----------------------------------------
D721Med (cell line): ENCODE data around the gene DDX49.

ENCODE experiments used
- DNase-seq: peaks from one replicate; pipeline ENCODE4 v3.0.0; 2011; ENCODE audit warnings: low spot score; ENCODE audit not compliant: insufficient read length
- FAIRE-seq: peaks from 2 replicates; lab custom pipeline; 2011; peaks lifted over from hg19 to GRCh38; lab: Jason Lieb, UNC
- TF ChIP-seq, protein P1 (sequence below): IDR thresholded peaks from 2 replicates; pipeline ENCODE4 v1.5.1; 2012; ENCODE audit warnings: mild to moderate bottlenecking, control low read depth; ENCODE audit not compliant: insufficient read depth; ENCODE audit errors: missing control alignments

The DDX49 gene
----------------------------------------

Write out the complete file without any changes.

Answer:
D721Med (cell line): ENCODE data around the gene DDX49.

ENCODE experiments used
- DNase-seq: peaks from one replicate; pipeline ENCODE4 v3.0.0; 2011; ENCODE audit warnings: low spot score; ENCODE audit not compliant: insufficient read length
- FAIRE-seq: peaks from 2 replicates; lab custom pipeline; 2011; peaks lifted over from hg19 to GRCh38; lab: Jason Lieb, UNC
- TF ChIP-seq, protein P1 (sequence below): IDR thresholded peaks from 2 replicates; pipeline ENCODE4 v1.5.1; 2012; ENCODE audit warnings: mild to moderate bottlenecking, control low read depth; ENCODE audit not compliant: insufficient read depth; ENCODE audit errors: missing control alignments

The DDX49 gene